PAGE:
The decision that I made, however, was this: Any time that I noticed my brain engaging in rationalization or justification, any time that I noticed that my brain was trying to make excuses to justify a drink or a drug, I would recognize this as victim mentality and I would tell myself “NO! You are stronger than that today. You are not a victim and you do not have to self medicate today.”
In other words, I made an agreement with myself that when I noticed “disease thinking” happening in my own mind, that I would shut it down immediately and redirect myself.
That was step one for me, to make this firm decision that I was not going to tolerate those thoughts which could justify and rationalize relapse.
I knew that if I shut this line of thinking down every time, consistently, that it would eventually retrain my brain to stop going there. It would rewire my thought process completely. And that is what happened eventually. I honestly do not think it even took that long, though this was over 16 years ago now, so I am not sure if it was one week or one month of effort.
Second of all, I knew based on the advice that I was getting that I had to use gratitude if I was to overcome this sort of victim role thinking pattern.
So I started doing “gratitude training.” Every night I would say a few prayers, and I re-framed all of those prayers in terms of gratitude. I also experimented with writing out a few gratitude lists on a daily basis. I was training my brain to ignore the victim mentality and attempt to empower itself instead. Looking for the strength in each situation rather than how the world had mistreated me. Gratitude was a big part of that I think.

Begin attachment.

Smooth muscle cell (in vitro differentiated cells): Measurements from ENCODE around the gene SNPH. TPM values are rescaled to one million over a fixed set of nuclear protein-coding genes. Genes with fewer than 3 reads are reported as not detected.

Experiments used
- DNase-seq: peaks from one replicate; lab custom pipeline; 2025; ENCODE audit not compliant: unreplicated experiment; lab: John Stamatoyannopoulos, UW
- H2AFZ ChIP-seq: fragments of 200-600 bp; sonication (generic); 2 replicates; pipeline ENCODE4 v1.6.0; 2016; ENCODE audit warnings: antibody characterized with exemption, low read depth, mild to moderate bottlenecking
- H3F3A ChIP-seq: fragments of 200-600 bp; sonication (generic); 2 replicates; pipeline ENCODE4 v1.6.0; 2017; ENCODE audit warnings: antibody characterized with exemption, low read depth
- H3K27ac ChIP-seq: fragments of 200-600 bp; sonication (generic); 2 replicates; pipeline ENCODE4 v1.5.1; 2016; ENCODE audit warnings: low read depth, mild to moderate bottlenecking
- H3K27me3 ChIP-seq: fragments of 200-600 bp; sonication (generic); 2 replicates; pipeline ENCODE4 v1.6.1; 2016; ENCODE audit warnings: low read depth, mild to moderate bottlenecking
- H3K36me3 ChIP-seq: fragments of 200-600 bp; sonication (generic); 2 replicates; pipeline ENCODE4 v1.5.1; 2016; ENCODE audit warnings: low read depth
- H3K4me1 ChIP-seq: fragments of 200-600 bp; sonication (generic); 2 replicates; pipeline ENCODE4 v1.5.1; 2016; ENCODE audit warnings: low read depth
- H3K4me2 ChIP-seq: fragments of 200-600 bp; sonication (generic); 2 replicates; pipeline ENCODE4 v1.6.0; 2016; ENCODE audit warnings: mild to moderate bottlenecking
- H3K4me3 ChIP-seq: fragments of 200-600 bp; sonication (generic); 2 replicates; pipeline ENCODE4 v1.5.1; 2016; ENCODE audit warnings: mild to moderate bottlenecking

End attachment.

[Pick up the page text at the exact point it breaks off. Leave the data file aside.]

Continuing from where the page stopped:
So the key to finding your sanity is to actively watch your own mind so that you can diagnose the problem.
You might have to meditate in order to do that, to see what is really going on up there, to learn how to watch your thoughts as an observer.
Once you see what kind of “disease thinking” is happening in your own mind, you can ask for advice and feedback from therapists, AA peers, or your sponsor in order to make a plan to fix that thinking.
This is how I restored myself to sanity, and I think that it can work for you too. Good luck!